It’s now been four weeks since the University closed most of its buildings, moved teaching on-line and asked most of us to begin working from home. WFH has become a new, common acronym, as many of us have got used to not travelling to and from work. It makes you appreciate the small geographical area you circulate within if you only travel as far as you can walk. Many of our ancestors would have lived like this, but without the modern communication methods we are used to.
Over those four weeks, some people still working on site have been busy sorting out the practicalities of how to make sure the remaining students are looked after. They’ve also worked hard to maintain and secure the buildings.
Many others have, from home, tried to resolve a million questions about student lectures, seminars, practical classes, placements and what happens with assessments.
The answers to how all this is going to develop over the next few weeks and months are, frankly, anyone’s guess. These are more going to be questions for all universities on a global scale, rather than just this one. I’m sure people are debating behind the scenes what September/October looks like, but as time passes, surely the likelihood of face to face teaching being reinstated diminishes.
Without a reasonable expectation of some “normal” student experience, the numbers of potential students in the system will plummet. All kinds of individual decisions may well lead to a massive reduction in student intake this year. This brings into question the future of the sector, especially if the government is not willing to step in to save it.
So the trade unions are faced with two main issues.
- The health, safety and welfare of employees at the moment
We need to ensure that members of staff are working in such a way that means they don’t hurt themselves through unsuitable posture or overwork, and that work does not cause stress and anxiety over tasks which cannot reasonably be done. Our message has been that people can only do what they can and the University should accept that everyone is working as much as they feel able to.
It is also crucial that equipment needs are met in full as soon as possible. Where assessments show a need for chairs and IT equipment, this needs to be provided and we know that IS and Estates staff are working hard to deal with this as much as they can.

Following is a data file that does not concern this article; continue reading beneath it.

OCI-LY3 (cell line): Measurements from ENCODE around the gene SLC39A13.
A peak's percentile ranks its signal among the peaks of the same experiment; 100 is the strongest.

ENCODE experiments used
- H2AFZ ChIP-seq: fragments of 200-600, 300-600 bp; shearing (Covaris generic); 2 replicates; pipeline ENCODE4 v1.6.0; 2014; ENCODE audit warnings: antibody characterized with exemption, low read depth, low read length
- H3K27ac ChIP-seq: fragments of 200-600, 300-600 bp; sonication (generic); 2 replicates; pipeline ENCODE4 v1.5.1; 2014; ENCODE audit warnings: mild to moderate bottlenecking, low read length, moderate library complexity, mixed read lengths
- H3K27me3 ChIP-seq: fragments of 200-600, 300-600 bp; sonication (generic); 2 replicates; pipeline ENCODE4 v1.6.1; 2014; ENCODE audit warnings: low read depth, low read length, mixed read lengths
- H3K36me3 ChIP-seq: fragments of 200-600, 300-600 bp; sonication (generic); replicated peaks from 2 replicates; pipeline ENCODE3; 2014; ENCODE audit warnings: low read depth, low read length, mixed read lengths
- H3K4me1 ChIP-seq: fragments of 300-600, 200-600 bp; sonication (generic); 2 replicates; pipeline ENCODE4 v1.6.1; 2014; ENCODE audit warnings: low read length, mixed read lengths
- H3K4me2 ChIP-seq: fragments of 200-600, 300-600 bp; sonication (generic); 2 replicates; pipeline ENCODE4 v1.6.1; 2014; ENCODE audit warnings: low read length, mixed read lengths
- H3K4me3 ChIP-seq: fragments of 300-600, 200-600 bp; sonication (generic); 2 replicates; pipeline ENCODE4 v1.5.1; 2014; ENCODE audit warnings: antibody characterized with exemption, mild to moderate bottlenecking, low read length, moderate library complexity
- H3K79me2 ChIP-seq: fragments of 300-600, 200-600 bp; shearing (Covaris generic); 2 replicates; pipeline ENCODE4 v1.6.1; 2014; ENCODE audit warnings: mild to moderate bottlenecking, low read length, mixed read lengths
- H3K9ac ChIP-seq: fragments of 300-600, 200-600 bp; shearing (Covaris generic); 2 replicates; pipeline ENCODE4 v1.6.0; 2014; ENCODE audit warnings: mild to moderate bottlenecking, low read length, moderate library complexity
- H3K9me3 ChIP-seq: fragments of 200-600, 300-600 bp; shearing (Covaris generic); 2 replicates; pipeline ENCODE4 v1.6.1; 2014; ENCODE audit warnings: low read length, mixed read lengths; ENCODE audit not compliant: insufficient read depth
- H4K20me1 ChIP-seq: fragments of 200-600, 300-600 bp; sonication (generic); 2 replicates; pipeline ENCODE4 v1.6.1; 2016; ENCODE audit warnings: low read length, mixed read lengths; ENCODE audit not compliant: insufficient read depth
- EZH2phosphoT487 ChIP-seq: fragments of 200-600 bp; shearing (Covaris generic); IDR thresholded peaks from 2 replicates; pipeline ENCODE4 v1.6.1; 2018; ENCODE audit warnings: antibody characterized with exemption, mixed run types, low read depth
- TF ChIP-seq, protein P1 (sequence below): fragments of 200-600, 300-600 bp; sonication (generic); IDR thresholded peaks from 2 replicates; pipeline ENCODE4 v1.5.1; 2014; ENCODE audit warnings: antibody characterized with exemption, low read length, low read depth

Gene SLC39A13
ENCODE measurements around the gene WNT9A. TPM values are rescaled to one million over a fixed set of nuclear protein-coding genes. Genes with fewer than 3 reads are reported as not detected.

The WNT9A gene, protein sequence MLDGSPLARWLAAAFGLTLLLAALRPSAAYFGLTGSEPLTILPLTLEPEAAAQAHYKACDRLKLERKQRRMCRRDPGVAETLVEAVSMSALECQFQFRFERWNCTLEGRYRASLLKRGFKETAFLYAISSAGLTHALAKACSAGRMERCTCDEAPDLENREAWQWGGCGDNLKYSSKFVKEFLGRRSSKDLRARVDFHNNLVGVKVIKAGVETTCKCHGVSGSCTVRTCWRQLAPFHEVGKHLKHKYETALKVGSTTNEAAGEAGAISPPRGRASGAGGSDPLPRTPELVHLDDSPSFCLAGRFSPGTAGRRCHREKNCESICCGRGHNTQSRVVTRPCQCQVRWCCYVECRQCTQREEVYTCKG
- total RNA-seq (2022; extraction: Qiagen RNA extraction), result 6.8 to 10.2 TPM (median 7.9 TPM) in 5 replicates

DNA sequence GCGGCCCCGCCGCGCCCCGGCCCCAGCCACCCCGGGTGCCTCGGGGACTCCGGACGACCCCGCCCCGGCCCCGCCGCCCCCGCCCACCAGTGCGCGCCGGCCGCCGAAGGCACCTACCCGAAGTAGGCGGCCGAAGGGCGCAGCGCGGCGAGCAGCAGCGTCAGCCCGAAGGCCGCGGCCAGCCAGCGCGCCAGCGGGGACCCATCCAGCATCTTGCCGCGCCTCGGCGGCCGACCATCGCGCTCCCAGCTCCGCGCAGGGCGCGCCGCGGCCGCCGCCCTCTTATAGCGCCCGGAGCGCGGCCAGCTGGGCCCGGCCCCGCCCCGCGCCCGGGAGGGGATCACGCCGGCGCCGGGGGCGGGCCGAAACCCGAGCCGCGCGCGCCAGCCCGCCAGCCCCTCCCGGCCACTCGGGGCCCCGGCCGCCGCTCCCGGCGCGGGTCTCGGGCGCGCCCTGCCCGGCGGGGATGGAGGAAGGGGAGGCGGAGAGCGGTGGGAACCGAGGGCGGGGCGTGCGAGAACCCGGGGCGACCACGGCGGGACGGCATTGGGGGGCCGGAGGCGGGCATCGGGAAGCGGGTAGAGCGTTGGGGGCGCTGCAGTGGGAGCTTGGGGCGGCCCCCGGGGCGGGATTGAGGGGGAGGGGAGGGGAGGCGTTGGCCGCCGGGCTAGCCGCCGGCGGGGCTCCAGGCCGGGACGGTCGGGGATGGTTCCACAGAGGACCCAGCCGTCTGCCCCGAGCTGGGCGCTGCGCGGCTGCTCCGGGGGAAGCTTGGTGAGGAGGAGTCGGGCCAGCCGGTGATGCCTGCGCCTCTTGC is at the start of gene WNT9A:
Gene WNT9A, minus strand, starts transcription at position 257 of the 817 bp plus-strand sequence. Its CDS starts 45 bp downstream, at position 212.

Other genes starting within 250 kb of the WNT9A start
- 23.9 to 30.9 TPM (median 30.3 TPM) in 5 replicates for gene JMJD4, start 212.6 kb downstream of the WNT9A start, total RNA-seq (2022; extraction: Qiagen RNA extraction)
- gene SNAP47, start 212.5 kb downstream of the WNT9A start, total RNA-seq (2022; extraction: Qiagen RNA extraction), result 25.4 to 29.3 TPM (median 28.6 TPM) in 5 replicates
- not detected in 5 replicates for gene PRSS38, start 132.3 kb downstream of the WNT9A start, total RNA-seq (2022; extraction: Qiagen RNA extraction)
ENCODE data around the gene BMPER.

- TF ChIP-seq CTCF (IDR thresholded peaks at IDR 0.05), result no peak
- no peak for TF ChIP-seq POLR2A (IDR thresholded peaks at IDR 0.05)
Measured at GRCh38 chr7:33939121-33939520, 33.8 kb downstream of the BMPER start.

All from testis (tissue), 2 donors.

There also needs to be a recognition that for many people, this is all really hard to cope with.
Many people are suffering with this situation for a variety of reasons, some of which may not be directly related to work. People have vulnerable relatives and friends and childcare to worry about. People have partners who are out of work or risking their lives working to deliver necessary services. Some people may also be dealing with bereavement.
Managers need to be aware of this and all requests for work to be done need to be sympathetic and within what’s possible, given the circumstances.
We will continue to campaign for health and safety to be prioritised and for all practical solutions to be forthcoming as quickly as possible.
- The medium and longer term fortunes of the University of Brighton
There is no realistic possibility of the University returning to what we called “normal” by October. The number of students in the system will drop significantly. Places across the whole sector normally taken by international students will be filled by the remaining UK students who will move between institutions like never before. This is not going to be a problem which is unique to our university, but that doesn’t make it any less of a problem.
Whilst a cap on student recruitment for 2020-21 to prevent some aspects of this will help, if the potential students are not willing to enter higher education, we can’t make them come. It will be necessary for government intervention in the higher education sector which guarantees the survival of universities, not just because our jobs depend on that happening, but because universities provide a crucial service to society, both during and after a pandemic such as this.
We’ve been involved in planning a campaign for government intervention, which recognises the value of higher education, but this is not just about cash bailouts. It’s about recognising that the market system does not work, in particular when applied to public services such as ours, and that fully-funded universities, free for all able to access them, is one necessary outcome of this crisis.
Marketisation of higher education was a disaster anyway. This crisis has demonstrated that the attempt to organise education and wider society on the basis of market economics is outdated and short-sighted. It’s a system which falls apart when put to a real test.
It’s absolutely crucial that university leaders reject the current system and campaign, alongside trade unions, for fully-funded universities.